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Showing entries 1 to 30 of 42 Next 12 Older Entries

Displaying posts with tag: matt (reset)

Speaking @ Percona Live in London Next Week!
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A quick note, I am speaking at Percona live in London next week… its should be a rip roaring time. I have two topics I am speaking on.

The first is on building a MySQL Data Access Layer with Ruby and Sinatra. While this may seem a bit odd, its actually very cool and useful. With

The second presentation, How I learned to stop worrying and Love Big Data should be fun. I promise the following: An interesting take on Big data, Dr Strangelove, Simpson’s Humor, Daleks, wacky signs, Darth Vader, and a Monty Python reference… oh yeah this should be fun.

MySQL Bootcamp at Collaborate 2011 pt 2
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Hi All,

I am going through some of the sessions for IOUG’s Collaborate 2011 Conference and trying to fill in slots for the bootcamp, and while we have some great sessions we could use a few more sessions. Specifically I would love to get a couple of sessions on a few the following topics:

  • InnoDB in General
  • InnoDB Internals & scalability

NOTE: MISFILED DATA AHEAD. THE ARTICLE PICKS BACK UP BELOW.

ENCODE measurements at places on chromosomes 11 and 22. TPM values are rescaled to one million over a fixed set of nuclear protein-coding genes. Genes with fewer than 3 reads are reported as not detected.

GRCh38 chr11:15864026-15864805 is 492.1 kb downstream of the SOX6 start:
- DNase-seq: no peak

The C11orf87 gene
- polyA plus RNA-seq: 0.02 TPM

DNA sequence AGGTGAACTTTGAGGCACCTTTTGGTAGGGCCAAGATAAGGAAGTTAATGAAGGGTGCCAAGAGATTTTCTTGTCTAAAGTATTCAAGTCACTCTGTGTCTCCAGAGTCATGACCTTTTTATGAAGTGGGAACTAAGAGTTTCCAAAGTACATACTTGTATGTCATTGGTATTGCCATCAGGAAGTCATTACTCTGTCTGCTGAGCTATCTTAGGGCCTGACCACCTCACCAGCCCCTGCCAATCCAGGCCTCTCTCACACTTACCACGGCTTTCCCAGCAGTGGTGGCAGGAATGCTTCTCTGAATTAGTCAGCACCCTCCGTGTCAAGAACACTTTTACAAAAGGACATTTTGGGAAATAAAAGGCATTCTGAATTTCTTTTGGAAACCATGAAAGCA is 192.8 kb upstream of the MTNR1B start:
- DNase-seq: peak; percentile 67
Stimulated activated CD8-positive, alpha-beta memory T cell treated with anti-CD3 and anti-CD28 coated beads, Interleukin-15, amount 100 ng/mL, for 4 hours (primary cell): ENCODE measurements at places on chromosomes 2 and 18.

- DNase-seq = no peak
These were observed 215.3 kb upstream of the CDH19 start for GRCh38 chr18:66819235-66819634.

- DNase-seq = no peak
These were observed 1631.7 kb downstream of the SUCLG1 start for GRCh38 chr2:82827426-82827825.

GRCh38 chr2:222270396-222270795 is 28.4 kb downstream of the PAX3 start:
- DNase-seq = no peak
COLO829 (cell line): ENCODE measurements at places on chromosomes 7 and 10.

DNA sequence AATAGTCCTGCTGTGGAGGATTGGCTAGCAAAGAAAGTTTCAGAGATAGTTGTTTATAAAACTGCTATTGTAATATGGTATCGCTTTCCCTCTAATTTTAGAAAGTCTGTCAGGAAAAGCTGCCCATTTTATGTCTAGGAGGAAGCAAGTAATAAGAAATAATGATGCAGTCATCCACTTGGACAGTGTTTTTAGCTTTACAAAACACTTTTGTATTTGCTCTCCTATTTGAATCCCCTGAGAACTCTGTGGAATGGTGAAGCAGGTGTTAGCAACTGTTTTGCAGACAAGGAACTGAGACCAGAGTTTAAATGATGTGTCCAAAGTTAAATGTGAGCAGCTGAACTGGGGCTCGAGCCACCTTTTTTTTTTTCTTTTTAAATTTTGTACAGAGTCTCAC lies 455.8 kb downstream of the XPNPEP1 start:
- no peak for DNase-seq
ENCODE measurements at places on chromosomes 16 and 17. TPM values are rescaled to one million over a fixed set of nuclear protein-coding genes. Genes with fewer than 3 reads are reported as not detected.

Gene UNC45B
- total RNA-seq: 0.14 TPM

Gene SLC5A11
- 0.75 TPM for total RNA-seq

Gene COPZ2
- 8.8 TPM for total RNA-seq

• General Overview of available Storage Engines (Pros/Cons)
  • MySQL options for Very Large databases ( ala Partitioning, Sharding )
  • MySQL Monitoring Options
  • NDB Cluster

These are just a few suggestions, please feel free to submit any topic thats related to MySQL…  even if its not a fit for the bootcamp, there is a MySQL track that it would fit into.  IOUG extended the MySQL Deadline until next Monday for us, so let’s get some more papers in!  You can submit

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Helping to Organize a MySQL Bootcamp @ IOUG’s COLLABORATE 11
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I am helping IOUG Organize a MySQL bootcamp at their Collaborate conference in Orlando. This is actually a great opportunity to reach out to a lot of Oracle talent looking for more information and training on MySQL. An IOUG Bootcamp is compiled from several 1 hour technical sessions starting from introductory level topics on day 1 to advanced topics the final day. The idea is this format will help those not familiar with MySQL, get a crash course in MySQL while also providing people with a wide range of targeted sessions that they can come in an out of as they see fit. It’s like the tag line of most Carnivals, Fun for all ages…